This clinical report describes the outpatient rehabilitation program for patients with multiple limb amputations enrolled in the Comprehensive Combat and Complex Casualty Care facility at the Naval Medical Center San Diego. Injury-specific data for 29 of these patients wounded by blast weaponry in Afghanistan in 2010 or 2011 were captured by the Expeditionary Medical Encounter Database at the Naval Health Research Center and were reviewed for this report. Their median Injury Severity Score was 27 (N = 29; range, 11-54)...
2016: Journal of Rehabilitation Research and Development
Brian J Loyd, Thomas T Fields, Ryan O Stephenson, Jennifer Stevens-Lapsley, Cory L Christiansen
Little evidence exists to support the presence of differences in spatiotemporal gait parameters and ambulation ability between those individuals with traumatic and nontraumatic lower-limb amputation (LLA). We conducted an exploratory study of 81 male Veterans with unilateral amputation to quantify differences in spatiotemporal gait parameters and ambulatory mobility between Veterans with traumatic and nontraumatic LLA. Furthermore, we identified variables that significantly contributed to the explanation of variability in modified 2-min walk test distance...
2016: Journal of Rehabilitation Research and Development
Sara R Koehler-McNicholas, Robert D Lipschutz, Steven A Gard
Prosthetic alignment is an important factor in the overall fit and performance of a lower-limb prosthesis. However, the association between prosthetic alignment and control strategies used by persons with transfemoral amputation to coordinate the movement of a passive prosthetic knee is poorly understood. This study investigated the biomechanical response of persons with transfemoral amputation to systematic perturbations in knee joint alignment during a level walking task. Quantitative gait data were collected for three alignment conditions: bench alignment, 2 cm anterior knee translation (ANT), and 2 cm posterior knee translation (POST)...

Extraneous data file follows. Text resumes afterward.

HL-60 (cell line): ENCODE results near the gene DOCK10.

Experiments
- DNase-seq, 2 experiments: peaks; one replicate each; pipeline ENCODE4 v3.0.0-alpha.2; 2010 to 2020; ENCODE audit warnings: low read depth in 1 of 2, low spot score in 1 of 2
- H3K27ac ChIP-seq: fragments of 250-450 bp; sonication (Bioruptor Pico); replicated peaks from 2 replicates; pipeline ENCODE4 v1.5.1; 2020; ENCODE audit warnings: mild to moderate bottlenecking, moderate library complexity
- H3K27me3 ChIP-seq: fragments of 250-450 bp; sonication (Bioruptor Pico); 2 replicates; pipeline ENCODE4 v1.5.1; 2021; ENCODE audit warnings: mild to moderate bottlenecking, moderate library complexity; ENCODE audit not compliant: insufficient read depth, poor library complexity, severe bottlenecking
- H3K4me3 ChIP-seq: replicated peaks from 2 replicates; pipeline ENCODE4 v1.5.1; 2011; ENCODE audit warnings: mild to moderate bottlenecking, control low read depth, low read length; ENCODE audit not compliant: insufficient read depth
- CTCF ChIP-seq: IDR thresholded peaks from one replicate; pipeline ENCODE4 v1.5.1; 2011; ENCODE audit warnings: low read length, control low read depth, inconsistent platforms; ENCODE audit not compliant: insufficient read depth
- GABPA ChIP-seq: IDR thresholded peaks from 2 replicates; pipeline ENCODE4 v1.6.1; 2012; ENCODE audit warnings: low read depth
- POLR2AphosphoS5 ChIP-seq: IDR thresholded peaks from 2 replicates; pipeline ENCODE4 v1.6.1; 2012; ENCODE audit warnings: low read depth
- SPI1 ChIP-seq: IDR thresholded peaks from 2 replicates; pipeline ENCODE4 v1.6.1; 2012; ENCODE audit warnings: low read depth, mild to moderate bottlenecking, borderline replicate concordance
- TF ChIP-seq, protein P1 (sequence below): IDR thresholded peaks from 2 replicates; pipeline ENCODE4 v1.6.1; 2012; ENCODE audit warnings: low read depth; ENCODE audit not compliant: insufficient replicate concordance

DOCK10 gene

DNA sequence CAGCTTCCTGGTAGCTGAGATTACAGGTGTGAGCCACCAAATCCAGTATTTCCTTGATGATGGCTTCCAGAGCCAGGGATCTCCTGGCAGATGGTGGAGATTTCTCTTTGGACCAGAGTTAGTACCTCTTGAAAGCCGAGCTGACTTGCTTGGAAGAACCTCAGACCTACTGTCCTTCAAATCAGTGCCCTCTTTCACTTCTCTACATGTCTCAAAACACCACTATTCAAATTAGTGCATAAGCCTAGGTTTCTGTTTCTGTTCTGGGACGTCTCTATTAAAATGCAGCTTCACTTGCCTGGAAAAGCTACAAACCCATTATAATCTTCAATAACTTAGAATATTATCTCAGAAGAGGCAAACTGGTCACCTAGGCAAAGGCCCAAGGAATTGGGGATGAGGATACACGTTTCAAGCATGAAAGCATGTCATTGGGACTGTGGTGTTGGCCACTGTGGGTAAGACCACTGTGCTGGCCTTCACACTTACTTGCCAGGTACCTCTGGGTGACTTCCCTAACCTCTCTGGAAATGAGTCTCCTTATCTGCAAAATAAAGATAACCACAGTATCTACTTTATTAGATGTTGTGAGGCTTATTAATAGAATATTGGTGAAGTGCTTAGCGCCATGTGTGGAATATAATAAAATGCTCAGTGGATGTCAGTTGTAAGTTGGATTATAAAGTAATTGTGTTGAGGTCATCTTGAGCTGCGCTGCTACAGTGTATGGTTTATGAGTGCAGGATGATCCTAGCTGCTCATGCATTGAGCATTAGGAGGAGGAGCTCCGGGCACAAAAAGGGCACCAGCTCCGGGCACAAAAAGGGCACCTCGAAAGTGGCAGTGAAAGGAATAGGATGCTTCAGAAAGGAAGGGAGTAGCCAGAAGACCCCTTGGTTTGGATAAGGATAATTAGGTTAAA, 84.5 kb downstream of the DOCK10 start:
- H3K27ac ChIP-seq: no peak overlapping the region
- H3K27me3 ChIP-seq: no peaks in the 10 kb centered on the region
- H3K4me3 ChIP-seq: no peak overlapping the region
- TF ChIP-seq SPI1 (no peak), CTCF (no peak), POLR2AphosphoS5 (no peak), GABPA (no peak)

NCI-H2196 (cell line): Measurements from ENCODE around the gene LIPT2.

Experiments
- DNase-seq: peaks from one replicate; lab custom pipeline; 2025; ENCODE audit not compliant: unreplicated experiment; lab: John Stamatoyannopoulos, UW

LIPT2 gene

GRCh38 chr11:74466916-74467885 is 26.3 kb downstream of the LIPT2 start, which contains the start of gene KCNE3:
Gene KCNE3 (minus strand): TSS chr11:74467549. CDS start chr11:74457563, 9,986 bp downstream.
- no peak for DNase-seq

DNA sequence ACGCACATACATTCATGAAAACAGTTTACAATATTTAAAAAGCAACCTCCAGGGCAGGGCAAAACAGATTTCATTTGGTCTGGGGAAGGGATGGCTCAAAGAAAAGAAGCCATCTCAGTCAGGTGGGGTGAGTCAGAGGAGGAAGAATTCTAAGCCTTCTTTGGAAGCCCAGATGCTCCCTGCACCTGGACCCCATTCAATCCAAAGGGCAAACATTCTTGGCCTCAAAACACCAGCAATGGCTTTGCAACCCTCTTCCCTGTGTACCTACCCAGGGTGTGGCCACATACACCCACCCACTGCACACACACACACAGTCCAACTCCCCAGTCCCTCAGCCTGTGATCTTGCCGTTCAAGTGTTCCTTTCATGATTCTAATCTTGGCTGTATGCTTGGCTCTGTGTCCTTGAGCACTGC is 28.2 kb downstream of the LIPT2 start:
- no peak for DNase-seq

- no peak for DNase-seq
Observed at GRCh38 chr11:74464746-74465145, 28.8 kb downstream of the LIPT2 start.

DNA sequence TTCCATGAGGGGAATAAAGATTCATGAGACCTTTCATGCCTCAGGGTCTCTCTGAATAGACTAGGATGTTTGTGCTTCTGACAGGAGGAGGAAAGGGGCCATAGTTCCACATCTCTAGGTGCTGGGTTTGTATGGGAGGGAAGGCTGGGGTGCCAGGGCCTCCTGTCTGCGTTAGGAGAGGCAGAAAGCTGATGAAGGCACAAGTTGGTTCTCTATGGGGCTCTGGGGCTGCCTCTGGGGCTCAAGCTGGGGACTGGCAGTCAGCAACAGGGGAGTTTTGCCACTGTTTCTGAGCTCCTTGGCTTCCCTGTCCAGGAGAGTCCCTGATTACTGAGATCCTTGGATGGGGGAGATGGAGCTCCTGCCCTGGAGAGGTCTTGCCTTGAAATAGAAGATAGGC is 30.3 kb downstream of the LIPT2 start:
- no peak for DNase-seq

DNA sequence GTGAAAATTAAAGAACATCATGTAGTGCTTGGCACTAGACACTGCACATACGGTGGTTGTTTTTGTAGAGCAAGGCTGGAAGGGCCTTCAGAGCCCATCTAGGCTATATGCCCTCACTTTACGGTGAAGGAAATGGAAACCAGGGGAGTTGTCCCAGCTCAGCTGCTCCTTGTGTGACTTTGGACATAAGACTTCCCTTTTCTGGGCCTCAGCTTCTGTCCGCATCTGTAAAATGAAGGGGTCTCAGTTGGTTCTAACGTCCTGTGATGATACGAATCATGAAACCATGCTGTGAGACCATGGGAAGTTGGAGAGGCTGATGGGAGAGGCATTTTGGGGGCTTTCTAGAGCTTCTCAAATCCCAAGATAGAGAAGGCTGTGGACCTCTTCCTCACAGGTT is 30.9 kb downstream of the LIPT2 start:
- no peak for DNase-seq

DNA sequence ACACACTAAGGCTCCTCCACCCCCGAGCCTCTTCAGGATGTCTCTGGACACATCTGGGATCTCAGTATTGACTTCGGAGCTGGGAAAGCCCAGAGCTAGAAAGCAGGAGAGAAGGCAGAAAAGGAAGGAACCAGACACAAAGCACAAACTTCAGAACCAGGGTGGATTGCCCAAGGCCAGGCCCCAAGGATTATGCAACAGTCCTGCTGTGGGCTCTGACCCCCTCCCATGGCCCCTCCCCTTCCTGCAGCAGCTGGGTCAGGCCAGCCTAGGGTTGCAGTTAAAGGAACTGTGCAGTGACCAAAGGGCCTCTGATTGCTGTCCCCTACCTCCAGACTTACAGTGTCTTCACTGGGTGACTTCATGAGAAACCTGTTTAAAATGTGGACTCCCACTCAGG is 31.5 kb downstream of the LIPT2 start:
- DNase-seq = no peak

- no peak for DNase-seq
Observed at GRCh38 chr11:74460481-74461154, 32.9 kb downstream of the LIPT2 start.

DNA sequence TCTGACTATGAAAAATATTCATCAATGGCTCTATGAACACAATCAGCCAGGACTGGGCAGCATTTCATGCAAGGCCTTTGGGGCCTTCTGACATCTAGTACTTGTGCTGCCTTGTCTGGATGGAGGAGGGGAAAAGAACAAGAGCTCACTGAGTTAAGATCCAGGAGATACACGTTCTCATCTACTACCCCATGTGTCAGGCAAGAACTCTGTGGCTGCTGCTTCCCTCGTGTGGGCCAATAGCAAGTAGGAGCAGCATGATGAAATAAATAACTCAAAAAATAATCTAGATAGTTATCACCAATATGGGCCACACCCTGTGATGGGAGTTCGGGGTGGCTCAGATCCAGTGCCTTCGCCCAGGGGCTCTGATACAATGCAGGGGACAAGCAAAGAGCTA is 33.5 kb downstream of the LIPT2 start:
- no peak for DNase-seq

2016: Journal of Rehabilitation Research and Development
James Gardiner, Abu Zeeshan Bari, David Howard, Laurence Kenney
Energy storage and return (ESR) feet have long been assumed to promote metabolically efficient amputee gait. However, despite being prescribed for approximately 30 yr, there is limited evidence that they achieve this desired function. Here, we report a meta-analysis of data from 10 studies that met our selection criteria to determine whether amputee walking with ESR feet is more efficient than with conventional solid ankle cushioned heel (SACH) feet. Additionally, the data were tested for a relationship with walking speed since it has been suggested ESR feet might perform better at higher speeds...
2016: Journal of Rehabilitation Research and Development
Roger J Paxton, Amanda M Murray, Jennifer E Stevens-Lapsley, Kyle A Sherk, Cory L Christiansen
We characterized physical activity (PA) and its relation to physical function and number of comorbidities in people with diabetes and transtibial amputation (AMP), people with diabetes without AMP, and nondisabled adults without diabetes or AMP. Twenty-two individuals with type 2 diabetes mellitus (DM) and transtibial amputation (DM+AMP), 11 people with DM, and 13 nondisabled participants were recruited for this cross-sectional cohort study. Measures included PA volume and intensity, a Timed Up and Go test, a 2-min walk test, and number of comorbidities...
2016: Journal of Rehabilitation Research and Development
Matthew R Williams, Hugh Herr, Susan D'Andrea
A transfemoral amputation has a significant effect on walking. Though current prosthetic knee options serve to restore mobility, as do purely passive devices, they do not fully restore nondisabled gait. Persons with transfemoral amputation incur a higher metabolic cost during walking than persons without amputation and as a result walk slower and for a shorter distance before tiring. An original variable-impedance transmission prosthetic knee (VI Knee) was tested with five study participants with unilateral transfemoral amputation at two steady-state walking speeds, one below and one above their preferred walking speed...
2016: Journal of Rehabilitation Research and Development